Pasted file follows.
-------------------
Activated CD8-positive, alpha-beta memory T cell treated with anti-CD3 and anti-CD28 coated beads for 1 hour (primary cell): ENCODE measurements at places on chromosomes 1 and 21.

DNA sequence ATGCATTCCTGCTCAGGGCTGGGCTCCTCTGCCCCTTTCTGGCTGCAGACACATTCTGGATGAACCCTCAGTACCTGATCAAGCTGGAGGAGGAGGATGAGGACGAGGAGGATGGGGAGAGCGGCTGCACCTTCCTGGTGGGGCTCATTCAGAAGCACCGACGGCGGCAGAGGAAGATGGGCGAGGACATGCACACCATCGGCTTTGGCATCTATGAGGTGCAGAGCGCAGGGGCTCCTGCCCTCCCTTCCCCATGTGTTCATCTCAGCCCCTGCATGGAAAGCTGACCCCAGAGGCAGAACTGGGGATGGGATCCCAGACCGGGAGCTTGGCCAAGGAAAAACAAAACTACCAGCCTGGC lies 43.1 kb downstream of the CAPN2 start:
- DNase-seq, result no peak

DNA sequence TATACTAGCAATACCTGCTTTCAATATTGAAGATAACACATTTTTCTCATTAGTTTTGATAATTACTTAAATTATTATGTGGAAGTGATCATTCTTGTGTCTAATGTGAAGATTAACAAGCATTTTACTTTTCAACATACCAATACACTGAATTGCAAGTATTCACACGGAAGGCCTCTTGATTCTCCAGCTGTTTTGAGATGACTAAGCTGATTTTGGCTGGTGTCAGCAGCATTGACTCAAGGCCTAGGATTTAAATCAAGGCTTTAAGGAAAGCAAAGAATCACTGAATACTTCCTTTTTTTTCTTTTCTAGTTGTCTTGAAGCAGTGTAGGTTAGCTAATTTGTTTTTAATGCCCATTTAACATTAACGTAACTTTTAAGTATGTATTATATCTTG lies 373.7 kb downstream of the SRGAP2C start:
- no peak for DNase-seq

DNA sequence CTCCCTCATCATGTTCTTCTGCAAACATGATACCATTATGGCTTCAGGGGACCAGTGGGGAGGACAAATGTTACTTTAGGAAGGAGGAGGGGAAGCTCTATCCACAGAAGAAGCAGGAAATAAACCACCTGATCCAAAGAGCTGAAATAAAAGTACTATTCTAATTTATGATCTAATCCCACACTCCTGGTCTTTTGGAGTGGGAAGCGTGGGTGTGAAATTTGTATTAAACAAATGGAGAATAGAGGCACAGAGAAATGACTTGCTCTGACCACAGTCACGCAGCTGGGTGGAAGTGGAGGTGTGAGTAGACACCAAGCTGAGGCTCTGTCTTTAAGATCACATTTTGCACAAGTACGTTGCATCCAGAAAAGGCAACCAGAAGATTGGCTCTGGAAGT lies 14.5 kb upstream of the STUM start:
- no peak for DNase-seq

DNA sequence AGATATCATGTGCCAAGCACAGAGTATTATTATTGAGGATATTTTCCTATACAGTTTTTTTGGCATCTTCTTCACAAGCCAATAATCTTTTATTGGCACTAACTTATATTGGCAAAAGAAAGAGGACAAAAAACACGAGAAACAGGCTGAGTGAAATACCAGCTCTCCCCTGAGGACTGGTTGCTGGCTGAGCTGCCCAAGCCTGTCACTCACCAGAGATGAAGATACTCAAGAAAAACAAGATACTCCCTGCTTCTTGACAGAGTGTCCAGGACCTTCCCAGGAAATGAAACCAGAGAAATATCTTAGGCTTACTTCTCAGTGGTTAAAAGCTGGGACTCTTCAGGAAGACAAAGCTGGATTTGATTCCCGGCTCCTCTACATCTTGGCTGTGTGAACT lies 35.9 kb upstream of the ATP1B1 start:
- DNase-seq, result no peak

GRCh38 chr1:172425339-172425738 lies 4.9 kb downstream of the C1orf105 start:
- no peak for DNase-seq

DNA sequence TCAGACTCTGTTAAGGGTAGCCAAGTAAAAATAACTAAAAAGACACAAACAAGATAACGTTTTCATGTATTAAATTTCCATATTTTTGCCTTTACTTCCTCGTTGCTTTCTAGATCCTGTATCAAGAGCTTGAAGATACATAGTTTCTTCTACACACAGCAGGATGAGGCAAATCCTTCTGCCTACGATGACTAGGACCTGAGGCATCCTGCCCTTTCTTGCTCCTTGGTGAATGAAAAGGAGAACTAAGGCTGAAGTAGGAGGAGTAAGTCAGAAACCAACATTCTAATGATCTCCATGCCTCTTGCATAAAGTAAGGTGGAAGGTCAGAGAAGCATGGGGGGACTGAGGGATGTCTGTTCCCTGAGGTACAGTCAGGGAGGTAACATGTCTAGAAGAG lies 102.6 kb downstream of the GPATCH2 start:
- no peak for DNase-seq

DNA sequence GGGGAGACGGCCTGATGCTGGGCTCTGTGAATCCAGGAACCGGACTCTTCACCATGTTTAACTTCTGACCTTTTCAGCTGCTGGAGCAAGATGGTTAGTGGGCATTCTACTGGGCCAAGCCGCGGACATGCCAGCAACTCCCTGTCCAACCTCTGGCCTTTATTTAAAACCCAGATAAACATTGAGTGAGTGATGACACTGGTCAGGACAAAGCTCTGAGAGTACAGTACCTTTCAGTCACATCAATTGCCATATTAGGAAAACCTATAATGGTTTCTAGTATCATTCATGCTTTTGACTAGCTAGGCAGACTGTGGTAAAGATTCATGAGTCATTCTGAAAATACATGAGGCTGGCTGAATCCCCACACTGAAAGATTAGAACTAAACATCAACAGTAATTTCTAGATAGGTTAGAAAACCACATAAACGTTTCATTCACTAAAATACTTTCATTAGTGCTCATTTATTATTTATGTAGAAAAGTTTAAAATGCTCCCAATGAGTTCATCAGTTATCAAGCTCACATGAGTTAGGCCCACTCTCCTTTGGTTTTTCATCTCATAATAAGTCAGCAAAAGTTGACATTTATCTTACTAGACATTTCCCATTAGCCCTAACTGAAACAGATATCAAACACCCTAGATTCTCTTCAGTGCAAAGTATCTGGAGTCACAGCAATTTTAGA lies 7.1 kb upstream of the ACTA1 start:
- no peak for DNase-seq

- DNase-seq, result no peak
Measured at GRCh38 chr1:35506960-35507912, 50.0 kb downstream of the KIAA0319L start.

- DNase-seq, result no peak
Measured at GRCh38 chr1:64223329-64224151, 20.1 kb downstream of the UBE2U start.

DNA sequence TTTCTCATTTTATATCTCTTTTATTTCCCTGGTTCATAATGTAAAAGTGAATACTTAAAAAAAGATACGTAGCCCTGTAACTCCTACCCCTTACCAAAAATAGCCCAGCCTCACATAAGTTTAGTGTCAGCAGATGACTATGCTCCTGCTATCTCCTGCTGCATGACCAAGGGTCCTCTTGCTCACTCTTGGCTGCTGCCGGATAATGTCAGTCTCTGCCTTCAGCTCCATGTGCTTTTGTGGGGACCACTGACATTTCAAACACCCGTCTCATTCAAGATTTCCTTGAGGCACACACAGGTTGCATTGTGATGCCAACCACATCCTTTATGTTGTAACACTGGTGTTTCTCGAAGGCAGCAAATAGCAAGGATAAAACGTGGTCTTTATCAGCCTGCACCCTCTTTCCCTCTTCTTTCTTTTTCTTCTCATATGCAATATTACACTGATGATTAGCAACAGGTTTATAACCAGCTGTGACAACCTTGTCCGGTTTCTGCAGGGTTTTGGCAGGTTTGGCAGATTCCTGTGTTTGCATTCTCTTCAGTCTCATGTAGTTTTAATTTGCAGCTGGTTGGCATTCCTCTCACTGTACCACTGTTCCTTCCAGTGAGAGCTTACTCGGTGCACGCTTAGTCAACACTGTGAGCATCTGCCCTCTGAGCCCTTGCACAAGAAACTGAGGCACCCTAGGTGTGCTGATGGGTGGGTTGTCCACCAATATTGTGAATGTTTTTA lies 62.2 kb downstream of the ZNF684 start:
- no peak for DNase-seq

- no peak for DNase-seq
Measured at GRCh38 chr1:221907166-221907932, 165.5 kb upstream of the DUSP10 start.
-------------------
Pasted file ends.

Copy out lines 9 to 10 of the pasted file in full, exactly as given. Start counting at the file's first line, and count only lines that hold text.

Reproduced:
- DNase-seq, result no peak

GRCh38 chr1:172425339-172425738 lies 4.9 kb downstream of the C1orf105 start: